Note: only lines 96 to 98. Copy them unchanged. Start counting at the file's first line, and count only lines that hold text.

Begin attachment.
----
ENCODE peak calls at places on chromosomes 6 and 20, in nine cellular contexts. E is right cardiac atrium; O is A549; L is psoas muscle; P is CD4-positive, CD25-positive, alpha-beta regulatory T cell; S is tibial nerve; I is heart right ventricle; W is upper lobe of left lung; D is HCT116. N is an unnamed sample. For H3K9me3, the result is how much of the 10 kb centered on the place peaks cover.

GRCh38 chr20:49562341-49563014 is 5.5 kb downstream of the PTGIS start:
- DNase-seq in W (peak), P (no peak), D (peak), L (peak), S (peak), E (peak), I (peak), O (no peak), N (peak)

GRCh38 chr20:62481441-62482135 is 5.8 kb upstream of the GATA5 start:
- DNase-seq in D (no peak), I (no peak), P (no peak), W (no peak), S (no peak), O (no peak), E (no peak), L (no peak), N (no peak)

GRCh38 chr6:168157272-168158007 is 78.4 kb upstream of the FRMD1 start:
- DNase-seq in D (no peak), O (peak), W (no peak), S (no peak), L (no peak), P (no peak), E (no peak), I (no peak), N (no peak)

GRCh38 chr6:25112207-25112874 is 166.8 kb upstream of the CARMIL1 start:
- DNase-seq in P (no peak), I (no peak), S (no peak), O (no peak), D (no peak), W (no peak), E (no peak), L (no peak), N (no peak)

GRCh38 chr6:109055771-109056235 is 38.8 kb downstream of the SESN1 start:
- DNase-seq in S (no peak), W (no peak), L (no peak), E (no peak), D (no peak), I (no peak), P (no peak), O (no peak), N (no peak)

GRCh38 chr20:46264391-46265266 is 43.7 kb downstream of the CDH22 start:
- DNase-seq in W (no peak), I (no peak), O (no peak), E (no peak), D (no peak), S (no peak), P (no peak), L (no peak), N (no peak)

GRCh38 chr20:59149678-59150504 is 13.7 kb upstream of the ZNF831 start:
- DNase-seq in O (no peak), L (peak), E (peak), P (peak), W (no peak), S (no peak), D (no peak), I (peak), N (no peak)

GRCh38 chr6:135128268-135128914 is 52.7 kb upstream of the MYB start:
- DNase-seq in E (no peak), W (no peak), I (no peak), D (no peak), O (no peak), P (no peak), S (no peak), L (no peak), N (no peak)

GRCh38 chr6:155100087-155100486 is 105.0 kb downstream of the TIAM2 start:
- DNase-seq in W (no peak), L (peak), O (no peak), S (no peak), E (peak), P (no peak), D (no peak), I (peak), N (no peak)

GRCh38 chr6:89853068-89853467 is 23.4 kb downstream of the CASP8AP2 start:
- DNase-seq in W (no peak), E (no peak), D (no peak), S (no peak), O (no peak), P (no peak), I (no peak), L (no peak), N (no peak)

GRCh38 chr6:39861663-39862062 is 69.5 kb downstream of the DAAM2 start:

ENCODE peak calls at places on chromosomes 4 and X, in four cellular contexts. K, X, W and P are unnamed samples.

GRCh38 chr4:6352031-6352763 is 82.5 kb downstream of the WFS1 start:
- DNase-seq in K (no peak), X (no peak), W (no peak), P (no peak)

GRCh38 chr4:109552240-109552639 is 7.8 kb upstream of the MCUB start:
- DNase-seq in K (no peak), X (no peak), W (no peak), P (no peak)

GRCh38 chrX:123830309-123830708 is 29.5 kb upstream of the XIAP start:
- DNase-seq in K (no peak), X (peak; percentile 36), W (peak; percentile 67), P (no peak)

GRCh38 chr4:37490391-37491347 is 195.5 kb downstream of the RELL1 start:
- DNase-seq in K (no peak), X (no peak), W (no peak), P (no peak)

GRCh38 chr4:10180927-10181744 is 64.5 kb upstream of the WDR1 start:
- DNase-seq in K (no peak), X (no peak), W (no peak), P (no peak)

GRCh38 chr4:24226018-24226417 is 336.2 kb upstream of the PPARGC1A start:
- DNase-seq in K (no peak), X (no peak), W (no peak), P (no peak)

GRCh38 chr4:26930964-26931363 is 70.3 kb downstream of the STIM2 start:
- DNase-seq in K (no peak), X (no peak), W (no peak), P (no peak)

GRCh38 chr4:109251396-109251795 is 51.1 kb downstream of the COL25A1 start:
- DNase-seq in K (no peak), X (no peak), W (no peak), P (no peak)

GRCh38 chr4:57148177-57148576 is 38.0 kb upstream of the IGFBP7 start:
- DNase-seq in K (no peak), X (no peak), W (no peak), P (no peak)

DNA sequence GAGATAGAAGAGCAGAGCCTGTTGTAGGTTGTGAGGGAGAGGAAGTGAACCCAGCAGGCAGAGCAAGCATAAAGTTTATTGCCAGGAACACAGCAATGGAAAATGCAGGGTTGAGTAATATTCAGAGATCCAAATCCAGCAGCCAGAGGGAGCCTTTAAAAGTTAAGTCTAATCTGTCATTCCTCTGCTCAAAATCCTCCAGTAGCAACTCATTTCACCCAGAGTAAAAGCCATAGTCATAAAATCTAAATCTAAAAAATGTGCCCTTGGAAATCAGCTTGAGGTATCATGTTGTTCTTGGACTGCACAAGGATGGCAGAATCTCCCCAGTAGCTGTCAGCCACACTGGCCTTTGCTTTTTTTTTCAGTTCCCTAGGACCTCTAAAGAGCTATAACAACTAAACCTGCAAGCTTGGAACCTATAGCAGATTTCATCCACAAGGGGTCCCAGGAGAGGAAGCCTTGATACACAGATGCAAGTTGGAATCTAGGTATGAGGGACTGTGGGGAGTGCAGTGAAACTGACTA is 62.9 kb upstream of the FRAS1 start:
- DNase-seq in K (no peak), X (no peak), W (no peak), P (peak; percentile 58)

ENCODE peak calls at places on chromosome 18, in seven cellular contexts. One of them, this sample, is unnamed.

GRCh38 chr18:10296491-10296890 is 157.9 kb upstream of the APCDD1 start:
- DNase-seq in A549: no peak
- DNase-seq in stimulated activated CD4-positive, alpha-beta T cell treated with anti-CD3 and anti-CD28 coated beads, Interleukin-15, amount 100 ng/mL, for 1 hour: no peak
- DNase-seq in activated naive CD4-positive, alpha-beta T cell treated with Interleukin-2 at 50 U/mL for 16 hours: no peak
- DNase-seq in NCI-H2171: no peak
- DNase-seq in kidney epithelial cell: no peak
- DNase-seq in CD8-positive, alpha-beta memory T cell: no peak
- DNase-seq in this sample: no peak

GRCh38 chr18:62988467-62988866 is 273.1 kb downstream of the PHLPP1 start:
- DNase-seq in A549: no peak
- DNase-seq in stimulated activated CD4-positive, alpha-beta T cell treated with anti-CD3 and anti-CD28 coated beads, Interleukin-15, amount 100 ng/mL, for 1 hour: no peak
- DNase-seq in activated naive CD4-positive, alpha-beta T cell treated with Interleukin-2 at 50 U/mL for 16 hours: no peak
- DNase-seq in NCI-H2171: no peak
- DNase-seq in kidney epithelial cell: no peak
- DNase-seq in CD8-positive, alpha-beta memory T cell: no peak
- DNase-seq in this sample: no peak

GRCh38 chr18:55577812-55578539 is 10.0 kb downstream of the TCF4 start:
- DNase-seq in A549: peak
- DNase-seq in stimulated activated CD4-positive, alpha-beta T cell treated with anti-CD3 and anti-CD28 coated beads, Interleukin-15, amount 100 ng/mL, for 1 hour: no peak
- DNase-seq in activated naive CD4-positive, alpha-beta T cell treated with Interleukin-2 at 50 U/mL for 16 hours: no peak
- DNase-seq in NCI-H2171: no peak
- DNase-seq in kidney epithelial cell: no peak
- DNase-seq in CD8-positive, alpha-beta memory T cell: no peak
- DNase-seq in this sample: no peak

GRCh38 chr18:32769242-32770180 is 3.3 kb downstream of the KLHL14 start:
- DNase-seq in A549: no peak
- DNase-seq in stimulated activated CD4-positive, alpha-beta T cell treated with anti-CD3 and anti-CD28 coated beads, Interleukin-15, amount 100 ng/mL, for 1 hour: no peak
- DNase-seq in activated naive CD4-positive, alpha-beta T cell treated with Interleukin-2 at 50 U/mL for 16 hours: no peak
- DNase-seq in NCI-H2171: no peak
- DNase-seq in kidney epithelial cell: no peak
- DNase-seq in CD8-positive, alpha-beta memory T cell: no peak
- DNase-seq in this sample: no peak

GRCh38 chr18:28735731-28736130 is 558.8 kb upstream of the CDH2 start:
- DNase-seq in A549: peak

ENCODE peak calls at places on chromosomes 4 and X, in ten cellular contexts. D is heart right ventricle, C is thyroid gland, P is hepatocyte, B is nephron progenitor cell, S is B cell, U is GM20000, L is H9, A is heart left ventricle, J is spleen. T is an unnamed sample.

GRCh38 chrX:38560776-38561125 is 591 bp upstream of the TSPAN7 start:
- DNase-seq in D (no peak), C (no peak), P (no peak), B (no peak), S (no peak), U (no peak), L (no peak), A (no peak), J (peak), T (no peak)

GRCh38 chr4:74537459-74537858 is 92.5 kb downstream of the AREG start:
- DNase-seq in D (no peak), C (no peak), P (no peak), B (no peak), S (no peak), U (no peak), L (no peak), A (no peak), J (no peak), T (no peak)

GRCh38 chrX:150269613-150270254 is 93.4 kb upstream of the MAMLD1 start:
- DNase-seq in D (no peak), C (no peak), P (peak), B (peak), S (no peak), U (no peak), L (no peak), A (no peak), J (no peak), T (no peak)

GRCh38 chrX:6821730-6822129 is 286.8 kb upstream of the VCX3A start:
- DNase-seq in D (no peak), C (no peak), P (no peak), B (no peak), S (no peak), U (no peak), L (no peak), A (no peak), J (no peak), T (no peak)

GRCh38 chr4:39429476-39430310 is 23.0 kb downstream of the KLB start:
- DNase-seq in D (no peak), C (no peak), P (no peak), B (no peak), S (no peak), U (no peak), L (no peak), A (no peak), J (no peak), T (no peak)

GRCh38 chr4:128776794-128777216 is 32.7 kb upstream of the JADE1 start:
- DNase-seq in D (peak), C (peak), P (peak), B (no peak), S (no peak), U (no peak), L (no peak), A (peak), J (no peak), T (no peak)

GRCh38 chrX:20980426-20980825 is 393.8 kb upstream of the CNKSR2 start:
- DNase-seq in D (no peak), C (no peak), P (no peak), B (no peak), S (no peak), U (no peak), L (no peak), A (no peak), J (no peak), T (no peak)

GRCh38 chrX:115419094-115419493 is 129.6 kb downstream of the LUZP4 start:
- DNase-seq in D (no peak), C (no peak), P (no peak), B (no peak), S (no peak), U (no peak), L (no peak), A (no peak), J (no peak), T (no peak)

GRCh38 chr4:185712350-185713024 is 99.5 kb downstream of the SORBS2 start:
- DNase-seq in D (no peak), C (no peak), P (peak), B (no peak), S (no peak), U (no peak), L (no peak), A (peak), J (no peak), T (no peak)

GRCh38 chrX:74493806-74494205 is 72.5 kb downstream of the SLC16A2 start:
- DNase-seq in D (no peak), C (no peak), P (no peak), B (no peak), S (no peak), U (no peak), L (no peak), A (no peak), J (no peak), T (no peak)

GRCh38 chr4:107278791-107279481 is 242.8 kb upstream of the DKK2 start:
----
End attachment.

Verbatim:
GRCh38 chr4:185712350-185713024 is 99.5 kb downstream of the SORBS2 start:
- DNase-seq in D (no peak), C (no peak), P (peak), B (no peak), S (no peak), U (no peak), L (no peak), A (peak), J (no peak), T (no peak)

GRCh38 chrX:74493806-74494205 is 72.5 kb downstream of the SLC16A2 start: